A disclaimer: The spirit of this piece isn't about picking "the best" or "the worst" of the year; it's about finding which photo, song, person, etc. best captured the essence of 2011. However, this has been kind of a bullshit year for me, and as a consequence, I can't help but view the world through bullshit-colored glasses. So if you ask me what the last 12 months have really been about, you're going to get one of two answers, depending on how much whiskey I've had:
1. "A bunch of bullshit."
2. "I'll fight all of you. EVERYBODY. I'm the best. Arooounnnd. And nuthinevergunnakeepmedowwww --"
With that being said, let's get this bullshit started.
The last decade or so has undeniably been the epoch of the nerd. We went from unwashed basement trolls to trendsetters, and all it took was spending all of our money on things we liked anyway. We got what we wanted, everybody made money hand over fist and it finally became acceptable to admit to a few of our more easily digestible hobbies (you still have to closet those miniatures and write that fan fiction under a pseudonym, Narutophiliac243). It has, in short, been a paradise. We really had a good thing going there.
And then Sucker Punch came out.
That movie should have been everything to everybody: Schoolgirls for the horny, mechs for the Warhammer freaks, magic for the D&D nerds, zombies for the Romero fiends and slow motion for the slow kids(?).
But it wasn't. Sucker Punch flopped tremendously, and it was only marginally due to the fact that it was a god-awful film. No, Sucker Punch's failure wasn't about admittedly inferior quality, it was just the inevitable ebb of the nerd flood. To borrow from Hunter S. Thompson:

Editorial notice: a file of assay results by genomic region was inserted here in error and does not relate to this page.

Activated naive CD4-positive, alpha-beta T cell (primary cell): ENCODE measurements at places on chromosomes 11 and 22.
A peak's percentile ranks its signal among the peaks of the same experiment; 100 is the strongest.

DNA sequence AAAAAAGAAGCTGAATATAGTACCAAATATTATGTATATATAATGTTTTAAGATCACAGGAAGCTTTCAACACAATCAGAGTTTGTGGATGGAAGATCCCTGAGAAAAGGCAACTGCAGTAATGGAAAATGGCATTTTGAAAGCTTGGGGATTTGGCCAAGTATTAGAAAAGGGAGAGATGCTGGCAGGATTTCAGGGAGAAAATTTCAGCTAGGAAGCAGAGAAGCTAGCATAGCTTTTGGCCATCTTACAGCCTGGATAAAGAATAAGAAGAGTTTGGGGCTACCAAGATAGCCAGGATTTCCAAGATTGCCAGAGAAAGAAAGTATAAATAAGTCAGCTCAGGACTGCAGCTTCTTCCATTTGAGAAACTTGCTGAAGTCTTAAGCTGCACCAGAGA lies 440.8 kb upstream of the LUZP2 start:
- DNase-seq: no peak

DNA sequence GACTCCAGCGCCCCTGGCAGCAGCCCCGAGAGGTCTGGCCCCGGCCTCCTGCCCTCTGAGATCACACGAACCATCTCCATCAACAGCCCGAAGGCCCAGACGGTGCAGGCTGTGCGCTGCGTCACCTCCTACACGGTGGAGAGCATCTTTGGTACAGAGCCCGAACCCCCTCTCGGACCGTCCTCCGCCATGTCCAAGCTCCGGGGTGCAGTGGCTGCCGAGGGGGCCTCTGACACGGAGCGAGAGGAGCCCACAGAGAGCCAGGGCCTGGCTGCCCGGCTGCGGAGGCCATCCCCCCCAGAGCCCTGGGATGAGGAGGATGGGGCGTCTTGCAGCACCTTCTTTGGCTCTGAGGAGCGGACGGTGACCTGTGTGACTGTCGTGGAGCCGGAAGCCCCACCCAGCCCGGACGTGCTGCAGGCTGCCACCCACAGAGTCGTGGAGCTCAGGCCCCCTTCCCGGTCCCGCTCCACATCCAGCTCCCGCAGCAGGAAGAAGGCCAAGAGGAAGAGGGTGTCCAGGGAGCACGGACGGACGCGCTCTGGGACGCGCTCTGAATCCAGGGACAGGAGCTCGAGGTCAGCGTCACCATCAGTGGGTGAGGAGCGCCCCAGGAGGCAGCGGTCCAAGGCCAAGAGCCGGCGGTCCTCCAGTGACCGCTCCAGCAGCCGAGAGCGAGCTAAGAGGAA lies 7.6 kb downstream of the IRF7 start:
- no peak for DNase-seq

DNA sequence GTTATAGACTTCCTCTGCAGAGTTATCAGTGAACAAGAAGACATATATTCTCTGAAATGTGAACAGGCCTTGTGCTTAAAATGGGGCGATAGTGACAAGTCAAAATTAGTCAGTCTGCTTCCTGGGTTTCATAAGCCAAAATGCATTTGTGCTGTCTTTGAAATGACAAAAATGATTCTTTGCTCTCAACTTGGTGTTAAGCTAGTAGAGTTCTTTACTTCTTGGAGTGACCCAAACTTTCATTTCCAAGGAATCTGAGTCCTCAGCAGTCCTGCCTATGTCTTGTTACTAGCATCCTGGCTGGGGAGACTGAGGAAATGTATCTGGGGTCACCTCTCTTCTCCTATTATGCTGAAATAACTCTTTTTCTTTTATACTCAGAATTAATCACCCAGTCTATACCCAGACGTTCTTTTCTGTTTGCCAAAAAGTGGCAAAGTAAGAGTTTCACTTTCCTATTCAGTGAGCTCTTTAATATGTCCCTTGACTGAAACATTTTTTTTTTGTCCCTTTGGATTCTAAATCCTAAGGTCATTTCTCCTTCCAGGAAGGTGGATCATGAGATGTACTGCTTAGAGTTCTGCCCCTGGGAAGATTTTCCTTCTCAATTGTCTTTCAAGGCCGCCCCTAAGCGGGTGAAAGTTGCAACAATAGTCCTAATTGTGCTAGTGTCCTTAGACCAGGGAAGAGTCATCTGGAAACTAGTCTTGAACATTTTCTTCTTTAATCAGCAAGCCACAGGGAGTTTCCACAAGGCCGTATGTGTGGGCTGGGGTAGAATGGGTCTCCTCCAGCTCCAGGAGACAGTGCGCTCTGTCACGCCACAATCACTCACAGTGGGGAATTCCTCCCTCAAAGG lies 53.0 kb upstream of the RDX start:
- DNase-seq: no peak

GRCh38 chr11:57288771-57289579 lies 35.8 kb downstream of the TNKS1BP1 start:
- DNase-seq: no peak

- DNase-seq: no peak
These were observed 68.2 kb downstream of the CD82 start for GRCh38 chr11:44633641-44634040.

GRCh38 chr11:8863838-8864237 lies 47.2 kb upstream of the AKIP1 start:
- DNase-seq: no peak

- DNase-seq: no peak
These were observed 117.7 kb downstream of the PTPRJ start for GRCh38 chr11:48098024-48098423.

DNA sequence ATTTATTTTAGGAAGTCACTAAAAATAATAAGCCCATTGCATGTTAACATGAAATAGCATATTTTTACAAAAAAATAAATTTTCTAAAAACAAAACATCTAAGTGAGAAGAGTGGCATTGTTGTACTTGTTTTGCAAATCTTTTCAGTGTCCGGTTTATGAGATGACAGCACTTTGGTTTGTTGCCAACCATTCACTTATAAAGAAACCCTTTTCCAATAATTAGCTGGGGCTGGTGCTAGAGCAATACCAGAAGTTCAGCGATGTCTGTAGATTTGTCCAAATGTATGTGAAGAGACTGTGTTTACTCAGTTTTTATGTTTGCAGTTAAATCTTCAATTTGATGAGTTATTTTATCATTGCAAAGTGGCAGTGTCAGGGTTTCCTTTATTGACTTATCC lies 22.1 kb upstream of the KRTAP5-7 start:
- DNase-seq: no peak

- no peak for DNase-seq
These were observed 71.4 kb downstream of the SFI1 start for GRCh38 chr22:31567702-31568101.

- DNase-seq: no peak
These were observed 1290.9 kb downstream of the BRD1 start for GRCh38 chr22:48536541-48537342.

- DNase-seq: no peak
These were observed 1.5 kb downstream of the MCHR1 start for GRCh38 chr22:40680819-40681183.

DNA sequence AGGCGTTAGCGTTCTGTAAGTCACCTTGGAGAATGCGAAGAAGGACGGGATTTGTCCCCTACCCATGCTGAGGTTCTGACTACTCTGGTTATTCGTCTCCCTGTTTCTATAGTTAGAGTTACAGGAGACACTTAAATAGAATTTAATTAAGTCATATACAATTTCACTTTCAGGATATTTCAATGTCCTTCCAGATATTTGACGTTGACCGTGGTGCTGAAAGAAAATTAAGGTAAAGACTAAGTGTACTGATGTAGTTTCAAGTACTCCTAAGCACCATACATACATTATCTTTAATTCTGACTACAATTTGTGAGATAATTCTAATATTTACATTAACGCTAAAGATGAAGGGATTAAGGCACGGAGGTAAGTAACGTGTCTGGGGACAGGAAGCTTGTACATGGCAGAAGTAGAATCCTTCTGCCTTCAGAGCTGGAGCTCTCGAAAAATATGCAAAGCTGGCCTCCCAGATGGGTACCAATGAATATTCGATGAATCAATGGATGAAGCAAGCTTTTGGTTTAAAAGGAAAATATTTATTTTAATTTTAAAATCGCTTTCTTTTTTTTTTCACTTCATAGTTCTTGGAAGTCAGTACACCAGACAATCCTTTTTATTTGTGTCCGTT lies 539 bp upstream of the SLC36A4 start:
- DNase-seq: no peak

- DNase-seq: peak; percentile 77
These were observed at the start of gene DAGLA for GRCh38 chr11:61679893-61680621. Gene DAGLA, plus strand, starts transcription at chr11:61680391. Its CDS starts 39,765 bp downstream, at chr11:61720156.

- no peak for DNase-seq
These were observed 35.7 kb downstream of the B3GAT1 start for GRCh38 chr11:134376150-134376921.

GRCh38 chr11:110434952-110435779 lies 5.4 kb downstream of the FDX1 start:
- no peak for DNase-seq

"There was a fantastic universal sense that whatever we were doing was right, that we were winning ...
And that, I think, was the handle -- that sense of inevitable victory over the forces of Old and Evil. Not in any mean or military sense; we didn't need that. Our energy would simply prevail. There was no point in fighting -- on our side or theirs. We had all the momentum; we were riding the crest of a high and beautiful wave ..."
So now, less than 10 years later, you can go up on a steep hill in Cyrodiil and look West, and with the right kind of Alteration Spell you can almost see the high-water mark -- that place where the nerd wave finally broke and rolled back.
2011 was the year "bro" woke up under the Ping-Pong table, stumbled into the kitchen, threw up in the sink, grabbed a breakfast brew, slipped on some 'flops and shuffled bleary-eyed to the front porch only to discover that it had been crowned king sometime in its drunken stupor, and now all the peasants were waiting on the lawn to swear their fealty.
It's not just a term for people who take Beer Pong seriously anymore.
Somehow "bro" went from a chief identifier of frat boys to netspeak, and it did so almost instantly. One day you could play Date Rapist Marco Polo at any party and shout, "What's up, bro?" into a crowd, knowing that anybody who answered back could legally be detained for semen samples. And the next day Reddit powerusers have more "bros" in their submission history than Pi Kappa Gamma's in-house dominatrix.